From time to time in this book, there are descriptions of scenes and places which are familiar to me. Descriptions of small, back-to-back houses, in northern industrial cities, black with soot from the mill chimneys. Evenings spent providing your own entertainment round the piano. I even know the stretch of canal where Bennett's grandfather drowned himself; an uncle took me fishing there. Mr Bennett and I have both been there and done that, but how interesting these descriptions will be to others it is hard to say.

And then there is the account of how he studied for, and won, a scholarship to Oxford -- an experience which he used as the basis for The History Boys. Well, I've done that too, except that I went to Cambridge; and I too regret that such scholarships are no longer won in quite the same way, if at all.

During the course of this book we learn that Bennett was successfully treated for bowel cancer in 1995, and perhaps the dice with death has removed any last trace of inhibition: for we learn much more about him, and his family, in this book than we have done before. We also learn that, after a very slow start to his sexual life, he has finally found a partner by the name of Rupert.

All in all then, the autobiographical sections of this book were rewarding for me, but I wonder how they would read in Montana or Melbourne. Perhaps these things are universal.

The rest of the book was, to my mind, less interesting. There are extracts from his diaries, which show that he could be a good blogger; essays about his various plays; short memoirs of actors and directors, such as Thora Hird (excellent) and Lindsay Anderson; plus thoughts on the English honours system. Painless, for the most part, but not outstanding.

Mr Bennett is by no means a complete master of prose. His punctuation is eccentric, and in order to follow the text easily one needs to be able to hear his voice. The sentences are cumbersome at times. But perhaps it is all excused by the dry, self-effacing humour, which makes up for a great deal.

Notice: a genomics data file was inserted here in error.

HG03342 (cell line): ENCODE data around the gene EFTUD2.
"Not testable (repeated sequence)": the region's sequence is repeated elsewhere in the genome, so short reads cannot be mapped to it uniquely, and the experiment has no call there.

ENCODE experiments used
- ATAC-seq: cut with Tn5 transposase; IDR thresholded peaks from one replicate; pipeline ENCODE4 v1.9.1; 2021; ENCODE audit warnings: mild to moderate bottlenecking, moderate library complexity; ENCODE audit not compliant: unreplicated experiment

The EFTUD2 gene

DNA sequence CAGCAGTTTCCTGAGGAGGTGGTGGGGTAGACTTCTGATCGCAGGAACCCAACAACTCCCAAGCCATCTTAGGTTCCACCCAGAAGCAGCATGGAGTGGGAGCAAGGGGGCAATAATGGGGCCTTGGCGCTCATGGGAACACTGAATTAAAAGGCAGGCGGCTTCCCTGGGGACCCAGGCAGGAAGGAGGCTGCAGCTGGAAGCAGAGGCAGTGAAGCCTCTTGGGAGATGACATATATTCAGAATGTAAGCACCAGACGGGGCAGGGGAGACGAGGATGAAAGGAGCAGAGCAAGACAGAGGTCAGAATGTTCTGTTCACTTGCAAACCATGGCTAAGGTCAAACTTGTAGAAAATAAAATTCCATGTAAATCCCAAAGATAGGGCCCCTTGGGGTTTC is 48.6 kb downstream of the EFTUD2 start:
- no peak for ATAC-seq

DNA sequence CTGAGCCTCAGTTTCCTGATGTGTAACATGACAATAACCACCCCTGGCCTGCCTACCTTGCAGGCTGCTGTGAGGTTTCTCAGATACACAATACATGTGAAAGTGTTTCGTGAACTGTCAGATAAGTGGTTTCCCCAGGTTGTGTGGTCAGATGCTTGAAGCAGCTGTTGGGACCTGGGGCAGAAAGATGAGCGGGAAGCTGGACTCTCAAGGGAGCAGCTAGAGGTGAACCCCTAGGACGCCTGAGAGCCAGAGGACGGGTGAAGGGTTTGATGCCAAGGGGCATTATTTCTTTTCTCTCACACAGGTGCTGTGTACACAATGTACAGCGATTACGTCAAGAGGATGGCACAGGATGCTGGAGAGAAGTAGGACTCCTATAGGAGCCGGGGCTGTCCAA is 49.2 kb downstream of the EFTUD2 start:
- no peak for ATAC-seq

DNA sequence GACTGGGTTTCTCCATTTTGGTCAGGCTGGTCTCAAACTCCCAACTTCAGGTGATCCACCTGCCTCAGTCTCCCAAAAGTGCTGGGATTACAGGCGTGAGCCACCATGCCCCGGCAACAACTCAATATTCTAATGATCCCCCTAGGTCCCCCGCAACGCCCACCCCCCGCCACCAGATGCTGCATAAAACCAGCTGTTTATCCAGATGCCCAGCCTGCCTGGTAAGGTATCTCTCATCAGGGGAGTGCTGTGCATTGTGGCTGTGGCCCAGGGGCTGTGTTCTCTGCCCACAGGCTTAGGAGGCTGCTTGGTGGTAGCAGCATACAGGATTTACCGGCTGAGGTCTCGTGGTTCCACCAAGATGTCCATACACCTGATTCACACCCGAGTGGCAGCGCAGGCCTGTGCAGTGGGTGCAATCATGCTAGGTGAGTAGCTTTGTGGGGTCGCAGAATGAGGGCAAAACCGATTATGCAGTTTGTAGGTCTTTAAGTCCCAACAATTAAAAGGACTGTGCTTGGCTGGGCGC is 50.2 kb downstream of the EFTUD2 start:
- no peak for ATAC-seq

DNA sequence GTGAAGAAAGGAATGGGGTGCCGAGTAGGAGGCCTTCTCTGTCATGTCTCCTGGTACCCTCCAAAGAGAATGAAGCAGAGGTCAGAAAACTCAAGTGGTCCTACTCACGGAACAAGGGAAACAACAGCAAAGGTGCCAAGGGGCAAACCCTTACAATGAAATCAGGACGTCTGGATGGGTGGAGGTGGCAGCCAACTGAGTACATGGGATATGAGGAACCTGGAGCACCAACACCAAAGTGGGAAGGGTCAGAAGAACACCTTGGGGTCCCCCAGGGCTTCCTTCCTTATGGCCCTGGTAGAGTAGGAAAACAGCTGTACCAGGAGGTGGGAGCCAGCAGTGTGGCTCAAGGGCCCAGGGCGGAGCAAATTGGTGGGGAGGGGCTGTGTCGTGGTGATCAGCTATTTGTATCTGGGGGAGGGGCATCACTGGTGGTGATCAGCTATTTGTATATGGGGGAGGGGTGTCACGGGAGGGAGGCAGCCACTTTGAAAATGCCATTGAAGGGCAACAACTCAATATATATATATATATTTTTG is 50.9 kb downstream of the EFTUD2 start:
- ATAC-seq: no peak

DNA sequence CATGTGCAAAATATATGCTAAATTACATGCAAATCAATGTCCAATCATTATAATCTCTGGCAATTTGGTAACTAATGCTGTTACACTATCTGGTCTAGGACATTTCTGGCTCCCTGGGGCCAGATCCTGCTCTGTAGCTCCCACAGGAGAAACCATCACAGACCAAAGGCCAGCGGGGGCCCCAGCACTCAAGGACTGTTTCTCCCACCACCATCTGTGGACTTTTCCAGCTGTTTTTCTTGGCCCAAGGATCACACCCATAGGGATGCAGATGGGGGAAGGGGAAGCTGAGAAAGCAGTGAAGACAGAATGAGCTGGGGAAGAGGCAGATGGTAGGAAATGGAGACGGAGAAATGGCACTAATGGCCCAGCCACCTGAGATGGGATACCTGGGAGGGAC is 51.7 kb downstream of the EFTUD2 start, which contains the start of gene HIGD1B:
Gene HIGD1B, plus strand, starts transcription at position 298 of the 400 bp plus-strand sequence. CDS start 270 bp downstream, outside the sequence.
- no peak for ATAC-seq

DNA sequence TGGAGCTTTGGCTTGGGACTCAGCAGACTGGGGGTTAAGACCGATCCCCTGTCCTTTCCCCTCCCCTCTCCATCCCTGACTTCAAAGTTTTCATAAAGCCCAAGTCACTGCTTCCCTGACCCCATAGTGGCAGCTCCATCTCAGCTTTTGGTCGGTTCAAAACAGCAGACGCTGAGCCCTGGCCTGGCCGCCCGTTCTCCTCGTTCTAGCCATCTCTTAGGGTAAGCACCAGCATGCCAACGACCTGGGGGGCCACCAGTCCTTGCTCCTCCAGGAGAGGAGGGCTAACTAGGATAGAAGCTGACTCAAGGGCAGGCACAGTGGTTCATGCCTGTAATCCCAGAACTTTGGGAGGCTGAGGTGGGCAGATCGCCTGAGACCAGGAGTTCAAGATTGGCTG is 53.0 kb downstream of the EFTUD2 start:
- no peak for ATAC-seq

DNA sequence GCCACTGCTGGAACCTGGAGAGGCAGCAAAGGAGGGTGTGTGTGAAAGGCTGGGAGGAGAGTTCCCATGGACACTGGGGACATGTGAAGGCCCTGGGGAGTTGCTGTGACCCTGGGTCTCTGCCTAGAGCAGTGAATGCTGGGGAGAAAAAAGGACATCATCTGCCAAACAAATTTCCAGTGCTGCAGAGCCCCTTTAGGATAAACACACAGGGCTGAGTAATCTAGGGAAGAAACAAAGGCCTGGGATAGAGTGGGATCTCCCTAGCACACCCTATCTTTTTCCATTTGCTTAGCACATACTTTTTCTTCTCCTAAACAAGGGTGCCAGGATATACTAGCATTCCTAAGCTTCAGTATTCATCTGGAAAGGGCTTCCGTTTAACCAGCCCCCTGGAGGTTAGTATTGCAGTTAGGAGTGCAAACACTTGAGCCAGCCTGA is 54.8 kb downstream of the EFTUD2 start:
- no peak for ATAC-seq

Anonymous said...

I have never understood this regret at the passing of the Oxbridge scholarships. These days 'bright' students from modest and/or non-academic backgrounds have several ways of getting to an Oxbridge college, and it seems reasonable to assume that anyone who might have been awarded a scholarship in the past can easily get in through UCCAS or the modern entrance exams. What's the downside?

Paul Pennyfeather said...

I've always enjoyed Alan Bennett. His collection WRITING HOME was wonderful, even for this life-long Texan. I was a bit disapointed that he seemed to jump on the Philip-Larkin-should-be-dug-up-and-flogged bandwagon after Andrew Motion's biography put the poet in an unflattering light. But at least Bennett didn't disgrace himself by "reassessing" Larkin's poetry in light of his personal life, a truly hideous and Stalinist notion.

I look forward to reading Bennett's new collection.

Wonderful blog, by the way.

Anonymous said...

I don't know about Melbourne, but it reads well in Adelaide. Not that I could find a copy for a while - the publishers in Australia sold out very fast, and took ages to get more stock in, so I suspect I'm not alone.

Anonymous said...

Melbourne Australia has at least one keen Bennett fan - myself. Melbourne Florida may be different - I see the book is already remaindered in the USA.

Reading the UK and Australian obituaries, one sees a whole generation of working class Alpha Pluses from Bennetts generation who won scholarships to university and then ran the country.
I fear for our current Bennetts in this day of "user pays" education, and the ideology of "equality" that discourages the separation & mentoring of the talented schoolchild.
As the universities become the playground of the idle middle classes, we lose many of the best.